The operative language of Subpart PP of the Mandatory Greenhouse Gas Reporting statute reads, "The owner or operator of a CO2 production well facility must maintain quarterly records of the mass flow or volumetric flow of the extracted or transferred CO2 stream and concentration and density if volumetric flow meters are used."[26] CO2 enhanced oil recovery wells, a key component of Carbon Capture Utilization and Storage, also must report emissions generated via the production activity under the Greenhouse Gas Reporting Rule under Subpart UU of the Mandatory Greenhouse Gas Reporting statute."[27]


Exploratory drilling began at the Jackson Dome in the early-1950's and commercial leasing began in 1973. Shell viewed the CO2 fields of Colorado (McElmo Dome, Sheep Mountain and Doe Canyon) and New Mexico (Bravo Dome), and the CO2 EOR production facilitated drilling carbon from those fields at Texas' Permian Basin, as a parallel.

Carbon was found in Mississippi by accident, as a by-product of prospecting for oil. The Continental Oil Company (predecessor to ConocoPhillips) first found CO2 in the state in 1951, back when the industry still called it "dry ice," and at the time its central purpose was as a coolant.[28] Continental's accidental find was 93% pure CO2.[29]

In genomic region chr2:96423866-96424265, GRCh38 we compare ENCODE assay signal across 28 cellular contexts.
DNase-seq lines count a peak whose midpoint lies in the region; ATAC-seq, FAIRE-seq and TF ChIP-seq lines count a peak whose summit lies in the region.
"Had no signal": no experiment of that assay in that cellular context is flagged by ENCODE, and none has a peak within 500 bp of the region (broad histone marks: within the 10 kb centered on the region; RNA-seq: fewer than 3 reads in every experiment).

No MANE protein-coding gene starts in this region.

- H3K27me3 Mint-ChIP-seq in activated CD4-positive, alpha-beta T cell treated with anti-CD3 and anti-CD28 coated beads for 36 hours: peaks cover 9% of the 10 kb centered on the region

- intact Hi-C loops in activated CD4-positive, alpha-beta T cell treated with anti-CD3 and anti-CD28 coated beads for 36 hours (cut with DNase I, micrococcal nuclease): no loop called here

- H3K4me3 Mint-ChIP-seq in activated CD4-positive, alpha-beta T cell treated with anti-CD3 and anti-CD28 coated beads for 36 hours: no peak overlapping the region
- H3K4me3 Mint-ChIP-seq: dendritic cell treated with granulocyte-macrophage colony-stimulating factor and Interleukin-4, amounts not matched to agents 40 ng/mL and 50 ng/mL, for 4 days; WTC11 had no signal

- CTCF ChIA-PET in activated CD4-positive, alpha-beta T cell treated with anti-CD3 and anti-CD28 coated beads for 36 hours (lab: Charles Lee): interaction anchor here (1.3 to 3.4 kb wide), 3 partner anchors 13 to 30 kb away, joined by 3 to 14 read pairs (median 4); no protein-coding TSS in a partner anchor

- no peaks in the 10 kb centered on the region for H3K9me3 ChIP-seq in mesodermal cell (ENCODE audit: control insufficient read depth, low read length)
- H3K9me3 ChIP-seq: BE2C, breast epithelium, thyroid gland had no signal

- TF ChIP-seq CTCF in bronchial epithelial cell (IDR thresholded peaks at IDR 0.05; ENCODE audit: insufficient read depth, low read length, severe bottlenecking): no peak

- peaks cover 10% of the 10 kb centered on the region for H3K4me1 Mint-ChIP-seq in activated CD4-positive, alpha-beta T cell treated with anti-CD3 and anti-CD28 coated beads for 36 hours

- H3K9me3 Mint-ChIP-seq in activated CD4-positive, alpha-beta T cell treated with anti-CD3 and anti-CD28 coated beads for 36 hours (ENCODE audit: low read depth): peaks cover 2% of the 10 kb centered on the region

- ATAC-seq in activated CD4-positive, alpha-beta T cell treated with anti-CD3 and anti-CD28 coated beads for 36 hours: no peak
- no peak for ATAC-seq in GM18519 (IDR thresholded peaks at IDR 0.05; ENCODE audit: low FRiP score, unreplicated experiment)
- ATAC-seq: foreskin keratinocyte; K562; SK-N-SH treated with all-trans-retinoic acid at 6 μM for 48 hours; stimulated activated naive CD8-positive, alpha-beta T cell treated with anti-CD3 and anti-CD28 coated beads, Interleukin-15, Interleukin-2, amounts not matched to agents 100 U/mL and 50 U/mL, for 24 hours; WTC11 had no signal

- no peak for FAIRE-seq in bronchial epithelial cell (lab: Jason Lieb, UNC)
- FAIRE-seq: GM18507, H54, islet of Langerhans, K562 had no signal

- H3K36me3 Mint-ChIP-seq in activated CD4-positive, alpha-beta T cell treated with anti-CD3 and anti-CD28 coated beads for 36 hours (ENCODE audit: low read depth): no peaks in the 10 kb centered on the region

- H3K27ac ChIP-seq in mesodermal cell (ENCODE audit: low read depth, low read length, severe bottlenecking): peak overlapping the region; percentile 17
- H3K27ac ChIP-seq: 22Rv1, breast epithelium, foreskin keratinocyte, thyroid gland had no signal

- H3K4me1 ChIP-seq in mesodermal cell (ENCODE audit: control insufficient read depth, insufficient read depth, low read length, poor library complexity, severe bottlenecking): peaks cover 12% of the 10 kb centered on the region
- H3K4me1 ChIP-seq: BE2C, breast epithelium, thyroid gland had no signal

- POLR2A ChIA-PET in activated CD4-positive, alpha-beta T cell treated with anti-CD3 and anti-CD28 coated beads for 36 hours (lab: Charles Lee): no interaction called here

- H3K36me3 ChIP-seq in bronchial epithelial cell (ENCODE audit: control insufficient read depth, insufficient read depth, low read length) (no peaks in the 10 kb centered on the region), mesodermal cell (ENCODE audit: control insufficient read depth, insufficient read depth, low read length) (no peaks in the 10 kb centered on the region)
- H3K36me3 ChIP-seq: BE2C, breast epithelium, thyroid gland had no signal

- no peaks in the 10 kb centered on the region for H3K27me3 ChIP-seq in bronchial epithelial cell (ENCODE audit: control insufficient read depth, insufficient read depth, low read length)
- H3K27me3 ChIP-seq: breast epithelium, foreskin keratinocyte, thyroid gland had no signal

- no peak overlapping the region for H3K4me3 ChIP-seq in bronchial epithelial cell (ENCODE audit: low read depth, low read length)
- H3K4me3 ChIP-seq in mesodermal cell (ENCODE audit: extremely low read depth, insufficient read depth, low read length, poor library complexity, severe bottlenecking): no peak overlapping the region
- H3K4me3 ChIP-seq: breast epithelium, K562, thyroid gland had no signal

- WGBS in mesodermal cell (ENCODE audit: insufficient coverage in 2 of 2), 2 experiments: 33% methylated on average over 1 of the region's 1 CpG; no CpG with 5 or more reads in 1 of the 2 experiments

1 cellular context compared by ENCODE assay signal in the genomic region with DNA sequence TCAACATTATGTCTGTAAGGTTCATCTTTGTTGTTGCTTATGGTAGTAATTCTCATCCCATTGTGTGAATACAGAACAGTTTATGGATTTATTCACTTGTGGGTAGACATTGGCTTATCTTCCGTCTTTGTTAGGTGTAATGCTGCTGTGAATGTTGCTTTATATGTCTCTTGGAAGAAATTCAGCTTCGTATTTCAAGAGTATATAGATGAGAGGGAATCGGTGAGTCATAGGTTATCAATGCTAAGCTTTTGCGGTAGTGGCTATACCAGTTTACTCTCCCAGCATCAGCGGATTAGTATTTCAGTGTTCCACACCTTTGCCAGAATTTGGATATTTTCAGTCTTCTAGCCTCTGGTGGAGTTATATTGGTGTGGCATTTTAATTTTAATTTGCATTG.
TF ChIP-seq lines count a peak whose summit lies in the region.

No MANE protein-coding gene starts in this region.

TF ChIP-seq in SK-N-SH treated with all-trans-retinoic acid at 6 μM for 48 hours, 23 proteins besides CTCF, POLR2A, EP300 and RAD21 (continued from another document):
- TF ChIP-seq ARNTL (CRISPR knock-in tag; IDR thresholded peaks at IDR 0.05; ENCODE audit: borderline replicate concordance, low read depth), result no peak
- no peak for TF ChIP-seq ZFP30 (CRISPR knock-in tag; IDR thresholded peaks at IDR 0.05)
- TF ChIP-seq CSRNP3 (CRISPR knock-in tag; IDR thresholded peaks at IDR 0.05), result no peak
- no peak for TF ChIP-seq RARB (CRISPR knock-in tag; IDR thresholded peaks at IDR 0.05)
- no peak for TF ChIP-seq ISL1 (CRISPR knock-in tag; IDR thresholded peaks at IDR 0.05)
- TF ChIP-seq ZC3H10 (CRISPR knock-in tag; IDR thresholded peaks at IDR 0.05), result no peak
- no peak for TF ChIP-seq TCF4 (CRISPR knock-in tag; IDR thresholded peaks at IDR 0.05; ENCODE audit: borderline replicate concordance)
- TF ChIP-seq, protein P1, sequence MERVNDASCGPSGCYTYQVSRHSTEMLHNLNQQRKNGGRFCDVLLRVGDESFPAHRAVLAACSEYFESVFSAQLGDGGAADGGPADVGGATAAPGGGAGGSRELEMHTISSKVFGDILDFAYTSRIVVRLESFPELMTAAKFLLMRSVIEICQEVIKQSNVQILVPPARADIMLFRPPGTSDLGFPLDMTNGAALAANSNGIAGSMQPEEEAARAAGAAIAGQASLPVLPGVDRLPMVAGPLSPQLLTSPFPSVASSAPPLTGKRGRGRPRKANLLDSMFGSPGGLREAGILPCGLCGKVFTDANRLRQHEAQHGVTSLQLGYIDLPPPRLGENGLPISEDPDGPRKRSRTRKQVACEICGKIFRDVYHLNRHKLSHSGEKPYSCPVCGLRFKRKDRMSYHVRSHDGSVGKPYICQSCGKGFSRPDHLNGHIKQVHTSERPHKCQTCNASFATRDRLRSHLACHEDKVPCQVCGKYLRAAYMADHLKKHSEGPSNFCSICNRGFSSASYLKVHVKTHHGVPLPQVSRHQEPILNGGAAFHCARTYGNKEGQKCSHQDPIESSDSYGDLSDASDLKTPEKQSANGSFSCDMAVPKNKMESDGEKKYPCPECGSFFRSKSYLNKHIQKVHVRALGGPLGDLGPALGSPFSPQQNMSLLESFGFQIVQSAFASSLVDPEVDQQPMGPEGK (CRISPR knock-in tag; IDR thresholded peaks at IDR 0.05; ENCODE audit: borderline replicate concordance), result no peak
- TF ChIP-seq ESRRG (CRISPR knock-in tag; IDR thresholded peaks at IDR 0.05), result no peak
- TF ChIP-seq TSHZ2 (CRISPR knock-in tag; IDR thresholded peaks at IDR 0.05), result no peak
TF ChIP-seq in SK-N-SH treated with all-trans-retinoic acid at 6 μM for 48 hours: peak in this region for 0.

In 1954, Carter Oil Co. also found carbon while wildcatting for oil. The local newspaper described the 68% pure discovered CO2 as "useless" at the time.[30] Once again in searching for oil in 1967, Chevron stumbled across natural CO2 in Rankin County, Mississippi, doing so by accident. A year later, the company General Crude Oil Co. announced an additional accidental discovery.[31]

Shell was the first company to seek a permit to do CO2 EOR in Mississippi, applying for one in 1973 at the Little Creek Oil Field.[32] Commercial production of the CO2 began in 1977 and CO2 EOR using the Jackson Dome's carbon began in 1985 at the Little Creek Field.[33][34] Before the pipeline buildout began at the Jackson Dome, CO2 moved to CO2 EOR fields via rail.[35]

Map of the Jackson Dome in Mississippi. Credit: U.S. Department of Energy, National Energy Technology Laboratory

"Development of enhanced oil recovery techniques using (carbon dioxide) provides a major boost for our efforts to get more oil out of those oil fields," an executive for Shell told The Clarion-Ledger in 1985 of its CO2 EOR efforts using carbon drilled from the Jackson Dome. "It allows us to produce oil that cannot be recovered economically with any other known technology."[36]

Shell was the dominant CO2 producer in the field during the first quarter century of the Jackson Dome's production era, but with oil prices dropping, the company shed its Jackson Dome assets and sold the field to Airgas in 1997. Denbury then purchased Airgas' Jackson Dome assets in 2001, a $42 million acquisition.[37]

2020 Pipeline Explosions

In February 2020, the 24-inch Delhi Pipeline—which sends CO2 from the Jackson Dome to the Hastings Field in Alvin, Texas—exploded in Yazoo County, Mississippi. Documents obtained via open records request show the CO2 plume stretched for between 30-40 kilometers and the Mississippi Emergency Management Agency revealed the plume stretched all the way northwest beyond Holly Bluff, Mississippi.[38]